How to Prevent an IRS Audit

A number of people are generally rather afraid of a tax audit. Those who have undergone an audit have circulated horror stories, which many of them are true – no matter how outrageous and terrible they may seem. Both individual tax payers and businesses or companies can be audited at any point by the Internal Revenue Service. Fortunately, the IRS audits only approximately 1.5% of all the tax returns in the United States as certain precautions can be taken to lessen the chances of being one.

The most important thing to remember is to report all of your income in detail, regardless of where you get it from. No matter if you are an employee, an independent contractor or a business owner, the IRS guidelines clearly state what is required to be reported in a tax return. The simple earnings such as tips also need to be declared in your tax return to avoid IRS problems.

Another good tip in avoiding an IRS audit is making sure that you have the pertinent documents available to be able to prove everything that you have listed, should it be necessary. The W-2 or the 1099, which is prepared by your employer and which reports the amount you have earned in the previous year while employed in that particular company, is among the examples of these documents. Verify as well that the numbers in your W-2 are the same as the entries on your tax return.

Another simple yet equally important tip is ensuring that there are no mathematical errors in your tax return. The IRS is quick to spot this kind of errors as these are very easy to check. You have to double check that the correct entries are in the correct lines of the tax forms. The IRS often believes that when the math is calculated in a sloppy manner, the same is done to the other areas of the tax return.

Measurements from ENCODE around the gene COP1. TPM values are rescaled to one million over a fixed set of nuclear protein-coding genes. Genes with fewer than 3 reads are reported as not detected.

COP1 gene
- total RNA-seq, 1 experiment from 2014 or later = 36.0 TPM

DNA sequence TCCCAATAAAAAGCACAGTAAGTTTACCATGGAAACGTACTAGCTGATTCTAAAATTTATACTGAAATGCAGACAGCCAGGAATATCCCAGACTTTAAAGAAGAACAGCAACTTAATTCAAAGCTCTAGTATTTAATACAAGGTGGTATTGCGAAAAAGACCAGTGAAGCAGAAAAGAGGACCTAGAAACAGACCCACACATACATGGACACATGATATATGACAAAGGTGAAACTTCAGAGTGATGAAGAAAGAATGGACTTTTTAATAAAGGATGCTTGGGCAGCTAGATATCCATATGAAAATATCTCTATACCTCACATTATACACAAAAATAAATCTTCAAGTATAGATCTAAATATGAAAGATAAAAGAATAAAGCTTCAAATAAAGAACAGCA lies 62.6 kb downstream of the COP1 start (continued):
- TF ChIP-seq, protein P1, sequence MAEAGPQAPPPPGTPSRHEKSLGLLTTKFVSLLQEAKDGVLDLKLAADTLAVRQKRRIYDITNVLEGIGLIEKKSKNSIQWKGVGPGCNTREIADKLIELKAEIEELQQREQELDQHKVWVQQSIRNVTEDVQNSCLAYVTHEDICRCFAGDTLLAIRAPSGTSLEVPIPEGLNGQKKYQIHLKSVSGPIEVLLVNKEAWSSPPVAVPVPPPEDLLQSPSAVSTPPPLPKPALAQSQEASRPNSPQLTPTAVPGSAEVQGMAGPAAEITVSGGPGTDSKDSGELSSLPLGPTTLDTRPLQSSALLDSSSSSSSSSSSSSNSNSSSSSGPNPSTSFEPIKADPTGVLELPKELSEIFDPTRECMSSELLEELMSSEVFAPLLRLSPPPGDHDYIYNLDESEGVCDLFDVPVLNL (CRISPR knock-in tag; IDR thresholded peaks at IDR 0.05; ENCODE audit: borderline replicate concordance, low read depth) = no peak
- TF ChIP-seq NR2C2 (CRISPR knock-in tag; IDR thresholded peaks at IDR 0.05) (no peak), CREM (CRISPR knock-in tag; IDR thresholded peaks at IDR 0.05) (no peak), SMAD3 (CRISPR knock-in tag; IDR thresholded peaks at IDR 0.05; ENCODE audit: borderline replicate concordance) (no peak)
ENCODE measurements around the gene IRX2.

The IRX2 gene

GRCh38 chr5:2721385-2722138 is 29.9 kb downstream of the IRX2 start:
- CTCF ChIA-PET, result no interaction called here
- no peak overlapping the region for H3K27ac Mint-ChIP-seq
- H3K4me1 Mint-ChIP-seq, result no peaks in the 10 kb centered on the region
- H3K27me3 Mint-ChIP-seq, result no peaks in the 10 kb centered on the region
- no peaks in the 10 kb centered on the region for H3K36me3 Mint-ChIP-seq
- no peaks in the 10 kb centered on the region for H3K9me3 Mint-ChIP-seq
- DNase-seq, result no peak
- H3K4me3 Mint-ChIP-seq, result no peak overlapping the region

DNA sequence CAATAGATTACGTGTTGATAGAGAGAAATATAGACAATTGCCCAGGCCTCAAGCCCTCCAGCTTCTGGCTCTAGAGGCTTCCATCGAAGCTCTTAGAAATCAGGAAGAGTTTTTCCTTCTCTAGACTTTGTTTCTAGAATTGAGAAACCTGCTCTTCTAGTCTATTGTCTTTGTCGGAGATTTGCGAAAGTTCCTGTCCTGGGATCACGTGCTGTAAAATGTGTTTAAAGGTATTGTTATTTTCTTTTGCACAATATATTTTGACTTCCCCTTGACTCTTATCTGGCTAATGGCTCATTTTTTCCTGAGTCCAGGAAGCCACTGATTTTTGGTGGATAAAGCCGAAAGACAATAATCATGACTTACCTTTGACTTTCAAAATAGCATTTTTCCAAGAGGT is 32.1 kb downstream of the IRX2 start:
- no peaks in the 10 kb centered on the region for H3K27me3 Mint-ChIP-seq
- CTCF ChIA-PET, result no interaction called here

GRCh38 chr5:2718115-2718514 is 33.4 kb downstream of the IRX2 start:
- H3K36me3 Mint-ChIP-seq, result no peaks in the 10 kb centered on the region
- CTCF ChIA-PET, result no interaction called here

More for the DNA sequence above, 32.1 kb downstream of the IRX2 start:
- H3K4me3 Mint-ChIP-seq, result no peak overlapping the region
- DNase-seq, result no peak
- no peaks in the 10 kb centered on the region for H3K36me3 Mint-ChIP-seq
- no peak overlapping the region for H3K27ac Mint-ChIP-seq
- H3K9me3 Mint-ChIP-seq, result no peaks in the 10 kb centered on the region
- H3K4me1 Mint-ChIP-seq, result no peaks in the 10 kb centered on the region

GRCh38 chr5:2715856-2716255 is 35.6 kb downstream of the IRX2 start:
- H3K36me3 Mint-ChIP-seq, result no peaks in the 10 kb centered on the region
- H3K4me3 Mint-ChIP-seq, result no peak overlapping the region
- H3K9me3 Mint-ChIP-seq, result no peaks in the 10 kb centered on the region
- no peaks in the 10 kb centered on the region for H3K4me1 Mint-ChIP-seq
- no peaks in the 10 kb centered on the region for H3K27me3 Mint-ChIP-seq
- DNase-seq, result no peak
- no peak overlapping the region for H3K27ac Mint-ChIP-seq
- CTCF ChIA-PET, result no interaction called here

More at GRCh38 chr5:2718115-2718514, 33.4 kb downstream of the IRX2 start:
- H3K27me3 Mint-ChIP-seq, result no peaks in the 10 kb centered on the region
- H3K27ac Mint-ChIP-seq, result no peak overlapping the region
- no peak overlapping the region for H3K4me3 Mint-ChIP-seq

A usual mistake among self-employed business owners and contractors is their declaration of a home office. The IRS requires that your home office is distinctly used only for business in order for it to qualify for the associated deductions. Simply claiming a home office will often bring your tax return to the attention of the IRS. Because of this ensure that your case is solid to avoid any issues pertaining to the entries in your tax return. For instance, if you often work in your dining room, that does not mean that it can be considered a home office. You should not keep personal possessions in your home office and personal activities such as parties or other social gatherings must not occur there. Additionally, not more than 20% of your home should be declared as home office.

Although it may seem that the government is against you and you can’t adequately battle an audit, certain precautions are available to avoid one. It is also important to remain composed as you are aware that you can take these precautions to protect yourself. After all, you wouldn’t want a tiny glitch in your tax return to cause you more inconvenience, would you?

Releated

Important Information About an Offer in Compromise

The ultimate goal of an Offer in Compromise or an OIC, is the settlement and eradication your tax debt. In this process, both parties, the taxpayer and the IRS, attempt to reach a mutually beneficial agreement. Applications for OIC are entertained so that taxpayers are given the chance to pay their debts at a lesser […]